We were told over and over that it didn't matter if the writing was interesting, informative or lively. All that mattered was the form and that we write enough words to satisfy the legislators' requirements for words written per course.

    My time and money would have been better spent on comic books.
    -- Leanne Toms, Largo

    Speech writer opportunity

    Re: Taught to remove all thought.

    Well, it seems that after years and years of learning to write by formula, our students have finally "got it." Our government has said all along that it knows the best way to teach children. Writing by formula must be a valuable skill, otherwise why would it be so important to master and learn at the expense of every other type of writing?

    Our officials have had our state dedicate great amounts of time and money over many years into producing students who are able to write in this manner. Now it is time to see how this valuable asset translates into the real world. Government officials should be more than eager to prove to the doubting people of the state that they were right, and give us a big "I told you so."

    Perhaps one way to do this would be for the government to hire graduates proficient in the formula. These young people could write press releases, position statements and even speeches. It might be refreshing to hear a speech that is only five paragraphs long and doesn't contain the word "I."
    -- Laurel Evanson, Clearwater

    Nuclear realities

    Re: Nuclear cargo, July 7.

    Your editorial was interesting and thought-provoking but unfortunately like most stories on this topic it was incomplete and misleading.

    Yes, nuclear waste is a very dangerous substance but if this country is to continue using nuclear power as an alternative to fossil fuels (which environmentalists also hate and refuse to allow new exploration for) it will have to be dealt with sooner or later in a responsible manner.

    Lets look at some realities:

    1. There have been many studies and research on the problems of transportation, and current federal regulations require transport containers to be constructed in such a way that they are resistant even to explosives deliberately detonated on them.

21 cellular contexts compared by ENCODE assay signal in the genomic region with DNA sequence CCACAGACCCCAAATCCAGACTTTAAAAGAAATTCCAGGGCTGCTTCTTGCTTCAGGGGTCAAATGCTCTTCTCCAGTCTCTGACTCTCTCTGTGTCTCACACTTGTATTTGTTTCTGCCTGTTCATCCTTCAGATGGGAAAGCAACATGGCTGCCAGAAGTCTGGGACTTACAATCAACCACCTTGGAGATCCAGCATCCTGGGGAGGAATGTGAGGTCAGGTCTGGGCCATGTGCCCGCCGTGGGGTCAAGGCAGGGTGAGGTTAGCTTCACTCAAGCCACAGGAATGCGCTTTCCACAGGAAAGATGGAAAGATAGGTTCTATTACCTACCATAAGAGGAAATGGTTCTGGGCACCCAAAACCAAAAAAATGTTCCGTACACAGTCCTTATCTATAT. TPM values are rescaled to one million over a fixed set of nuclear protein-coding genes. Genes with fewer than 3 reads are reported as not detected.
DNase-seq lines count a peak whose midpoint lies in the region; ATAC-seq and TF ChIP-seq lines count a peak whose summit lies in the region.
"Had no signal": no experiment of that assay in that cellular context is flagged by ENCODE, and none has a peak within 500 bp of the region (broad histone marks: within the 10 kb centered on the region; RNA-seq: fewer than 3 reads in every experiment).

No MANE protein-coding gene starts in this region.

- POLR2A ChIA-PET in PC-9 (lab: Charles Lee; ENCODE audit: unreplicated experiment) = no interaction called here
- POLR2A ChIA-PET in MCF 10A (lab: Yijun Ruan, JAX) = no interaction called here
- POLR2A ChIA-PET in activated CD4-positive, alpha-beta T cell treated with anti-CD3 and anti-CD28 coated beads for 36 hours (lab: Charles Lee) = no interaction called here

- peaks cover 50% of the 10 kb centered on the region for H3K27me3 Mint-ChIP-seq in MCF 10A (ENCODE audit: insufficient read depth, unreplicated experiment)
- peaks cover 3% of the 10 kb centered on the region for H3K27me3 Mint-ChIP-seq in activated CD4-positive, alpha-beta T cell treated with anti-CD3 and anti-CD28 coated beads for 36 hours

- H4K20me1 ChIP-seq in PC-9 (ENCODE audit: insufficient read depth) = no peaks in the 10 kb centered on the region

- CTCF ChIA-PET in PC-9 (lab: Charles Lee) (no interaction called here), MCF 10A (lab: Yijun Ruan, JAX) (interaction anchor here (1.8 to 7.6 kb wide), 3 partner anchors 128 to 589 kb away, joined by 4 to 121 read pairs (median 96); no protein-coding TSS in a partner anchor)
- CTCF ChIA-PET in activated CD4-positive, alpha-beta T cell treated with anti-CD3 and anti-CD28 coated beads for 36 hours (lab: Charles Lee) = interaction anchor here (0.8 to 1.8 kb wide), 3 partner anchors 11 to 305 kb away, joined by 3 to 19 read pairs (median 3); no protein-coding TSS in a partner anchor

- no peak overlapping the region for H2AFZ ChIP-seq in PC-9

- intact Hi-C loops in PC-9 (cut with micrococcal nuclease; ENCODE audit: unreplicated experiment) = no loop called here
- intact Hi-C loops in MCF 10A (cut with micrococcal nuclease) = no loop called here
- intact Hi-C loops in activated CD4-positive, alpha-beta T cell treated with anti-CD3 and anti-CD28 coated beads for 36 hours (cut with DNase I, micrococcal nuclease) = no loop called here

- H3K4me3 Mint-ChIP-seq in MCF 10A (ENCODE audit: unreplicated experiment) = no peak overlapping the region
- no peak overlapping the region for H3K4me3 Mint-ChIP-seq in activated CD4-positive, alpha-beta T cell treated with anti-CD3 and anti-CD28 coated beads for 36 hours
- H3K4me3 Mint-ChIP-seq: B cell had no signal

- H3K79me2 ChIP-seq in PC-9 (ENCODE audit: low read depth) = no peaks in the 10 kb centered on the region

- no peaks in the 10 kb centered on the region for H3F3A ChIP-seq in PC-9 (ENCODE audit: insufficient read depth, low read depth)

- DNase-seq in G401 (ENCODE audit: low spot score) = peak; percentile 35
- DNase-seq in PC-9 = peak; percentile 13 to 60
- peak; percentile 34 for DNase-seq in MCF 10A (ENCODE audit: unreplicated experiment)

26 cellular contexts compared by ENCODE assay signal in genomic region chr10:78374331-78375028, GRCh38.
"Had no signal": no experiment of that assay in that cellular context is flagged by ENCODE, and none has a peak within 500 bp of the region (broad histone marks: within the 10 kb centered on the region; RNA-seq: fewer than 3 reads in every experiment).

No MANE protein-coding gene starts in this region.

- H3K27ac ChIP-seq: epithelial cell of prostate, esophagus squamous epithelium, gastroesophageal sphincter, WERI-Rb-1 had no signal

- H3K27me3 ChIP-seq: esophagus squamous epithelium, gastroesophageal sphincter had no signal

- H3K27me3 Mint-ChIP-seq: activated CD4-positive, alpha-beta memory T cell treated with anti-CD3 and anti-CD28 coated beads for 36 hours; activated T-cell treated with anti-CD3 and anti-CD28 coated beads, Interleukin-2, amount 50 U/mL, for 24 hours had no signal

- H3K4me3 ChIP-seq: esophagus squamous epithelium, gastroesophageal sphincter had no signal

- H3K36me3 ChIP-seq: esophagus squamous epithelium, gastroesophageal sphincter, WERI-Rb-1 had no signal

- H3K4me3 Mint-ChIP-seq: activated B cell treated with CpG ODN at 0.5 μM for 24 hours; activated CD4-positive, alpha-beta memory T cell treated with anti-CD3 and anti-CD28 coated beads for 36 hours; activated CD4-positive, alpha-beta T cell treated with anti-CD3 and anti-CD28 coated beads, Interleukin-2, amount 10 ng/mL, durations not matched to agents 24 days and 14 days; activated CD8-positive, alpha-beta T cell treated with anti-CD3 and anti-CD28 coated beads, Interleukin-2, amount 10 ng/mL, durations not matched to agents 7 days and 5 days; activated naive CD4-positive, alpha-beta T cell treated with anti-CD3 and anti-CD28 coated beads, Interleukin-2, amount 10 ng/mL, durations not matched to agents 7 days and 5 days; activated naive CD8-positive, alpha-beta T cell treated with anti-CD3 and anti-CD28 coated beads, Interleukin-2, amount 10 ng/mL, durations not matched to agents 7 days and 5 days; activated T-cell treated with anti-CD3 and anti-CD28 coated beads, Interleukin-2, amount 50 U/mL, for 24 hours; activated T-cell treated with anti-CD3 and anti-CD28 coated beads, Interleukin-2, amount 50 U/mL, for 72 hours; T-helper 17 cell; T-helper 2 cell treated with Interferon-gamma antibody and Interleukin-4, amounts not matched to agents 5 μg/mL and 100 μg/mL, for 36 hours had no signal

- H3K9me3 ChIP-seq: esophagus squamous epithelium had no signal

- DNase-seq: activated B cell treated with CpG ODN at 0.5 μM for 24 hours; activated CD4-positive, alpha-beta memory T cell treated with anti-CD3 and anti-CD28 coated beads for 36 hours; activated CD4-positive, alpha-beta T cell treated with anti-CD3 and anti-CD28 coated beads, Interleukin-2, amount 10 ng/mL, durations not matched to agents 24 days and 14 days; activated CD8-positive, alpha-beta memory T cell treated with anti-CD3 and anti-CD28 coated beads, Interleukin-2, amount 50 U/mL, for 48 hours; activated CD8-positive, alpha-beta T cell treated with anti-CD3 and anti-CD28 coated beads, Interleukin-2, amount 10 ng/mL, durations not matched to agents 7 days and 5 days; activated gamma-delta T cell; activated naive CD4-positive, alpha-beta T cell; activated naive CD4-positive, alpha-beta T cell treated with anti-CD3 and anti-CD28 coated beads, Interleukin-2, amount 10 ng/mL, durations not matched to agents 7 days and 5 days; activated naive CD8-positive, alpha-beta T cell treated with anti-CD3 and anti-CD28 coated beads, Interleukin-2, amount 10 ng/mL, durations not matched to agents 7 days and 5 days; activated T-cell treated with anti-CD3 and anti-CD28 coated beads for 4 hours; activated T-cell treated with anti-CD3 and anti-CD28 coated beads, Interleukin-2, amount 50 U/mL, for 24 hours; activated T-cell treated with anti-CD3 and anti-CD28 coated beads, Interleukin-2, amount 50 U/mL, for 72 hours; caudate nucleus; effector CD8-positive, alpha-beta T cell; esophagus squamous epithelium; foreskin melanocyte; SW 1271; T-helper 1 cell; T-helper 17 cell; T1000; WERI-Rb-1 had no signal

2. The transport of any toxic substance such as chemicals, petroleum, fertilizers, etc. by road or rail is inherently dangerous but with proper precautions the risks can be made minimal. It's not practical to just not ship these products where they need to go because they pose a risk. We have been shipping radioactive materials like these for years without incident.

    3. The spent fuel rods, or "deadly nuclear waste" as you labeled it, is now just sitting in temporary storage at all of these plants. This storage is basically a large, industrial strength swimming pool filled with water to keep the rods cool and away from the open air (the St. Petersburg Times did a story on the storage sites several years ago). They are not surrounded by a reinforced containment structure like the reactors and are quite vulnerable to terrorist attack as well as natural disasters such as flood, hurricanes, tornadoes and earthquakes.

    It is a scary thought to have to deal with this problem, but in the long run it is much better to have this dangerous material 1,000 feet underground in the desert in one place where it is secure than to have in scattered all over the country in large swimming pools.
    -- Mike Gallina, Tarpon Springs

    An unconscionable risk

    Re: Nuclear cargo, editorial.

    Shipping nuclear waste to Yucca Mountain is unconscionable! We should not be willing to risk the lives of the people who live along the routes to Yucca Mountain or scare the daylights out of the residents of Nevada where all the nation's waste will be stored forever, supposedly contained.

    Aside from the fact that we will be accommodating the prolonged use of this insane energy source, the likely outcome of the Yucca Mountain project is that any inevitable accidents will make areas of the country uninhabitable.

    Or are we going to be asked to believe that the affected areas can be cleaned up and made "safe" again so that people will feel comfortable returning to their homes. Wonder if any surveys were done asking the residents around Three Mile Island how comfortable they felt?
    -- Darlene St. Martin, Largo